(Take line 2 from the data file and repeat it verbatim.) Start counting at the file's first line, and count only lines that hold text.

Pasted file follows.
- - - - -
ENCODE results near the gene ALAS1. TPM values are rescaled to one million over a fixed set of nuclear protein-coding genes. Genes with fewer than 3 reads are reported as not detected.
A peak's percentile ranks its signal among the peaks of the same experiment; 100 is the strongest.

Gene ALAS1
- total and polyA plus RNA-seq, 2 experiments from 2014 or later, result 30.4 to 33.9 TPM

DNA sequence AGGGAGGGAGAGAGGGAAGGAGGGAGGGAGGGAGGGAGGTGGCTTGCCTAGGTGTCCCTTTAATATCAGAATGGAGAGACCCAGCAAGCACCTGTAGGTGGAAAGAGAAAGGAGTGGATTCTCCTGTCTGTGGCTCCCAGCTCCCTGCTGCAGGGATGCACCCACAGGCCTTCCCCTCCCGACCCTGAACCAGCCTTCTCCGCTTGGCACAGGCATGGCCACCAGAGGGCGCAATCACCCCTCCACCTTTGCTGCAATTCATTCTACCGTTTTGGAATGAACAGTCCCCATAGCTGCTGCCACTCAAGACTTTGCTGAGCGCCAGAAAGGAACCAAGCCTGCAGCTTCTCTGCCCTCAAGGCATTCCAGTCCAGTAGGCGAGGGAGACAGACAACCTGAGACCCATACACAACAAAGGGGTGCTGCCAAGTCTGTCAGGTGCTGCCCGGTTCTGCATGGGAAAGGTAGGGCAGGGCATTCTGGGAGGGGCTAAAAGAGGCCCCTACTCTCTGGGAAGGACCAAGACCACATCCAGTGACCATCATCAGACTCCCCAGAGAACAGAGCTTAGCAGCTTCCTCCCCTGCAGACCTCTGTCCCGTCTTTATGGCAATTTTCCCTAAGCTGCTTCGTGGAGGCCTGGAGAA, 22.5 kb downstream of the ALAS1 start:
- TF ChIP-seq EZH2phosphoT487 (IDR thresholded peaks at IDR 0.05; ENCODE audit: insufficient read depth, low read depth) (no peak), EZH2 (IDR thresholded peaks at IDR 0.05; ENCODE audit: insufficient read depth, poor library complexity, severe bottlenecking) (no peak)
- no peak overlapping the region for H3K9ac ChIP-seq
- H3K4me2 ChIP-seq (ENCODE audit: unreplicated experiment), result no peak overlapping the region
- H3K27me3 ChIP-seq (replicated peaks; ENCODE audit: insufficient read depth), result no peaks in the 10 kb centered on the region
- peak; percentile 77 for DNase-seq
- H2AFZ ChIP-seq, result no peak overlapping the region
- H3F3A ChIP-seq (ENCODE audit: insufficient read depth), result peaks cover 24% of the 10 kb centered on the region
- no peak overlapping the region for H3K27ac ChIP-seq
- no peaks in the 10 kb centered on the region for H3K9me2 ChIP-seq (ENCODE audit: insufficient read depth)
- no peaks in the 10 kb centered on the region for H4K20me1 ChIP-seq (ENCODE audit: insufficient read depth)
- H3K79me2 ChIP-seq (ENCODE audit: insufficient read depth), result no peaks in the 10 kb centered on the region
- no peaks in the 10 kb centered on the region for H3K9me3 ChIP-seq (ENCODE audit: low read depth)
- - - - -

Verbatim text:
A peak's percentile ranks its signal among the peaks of the same experiment; 100 is the strongest.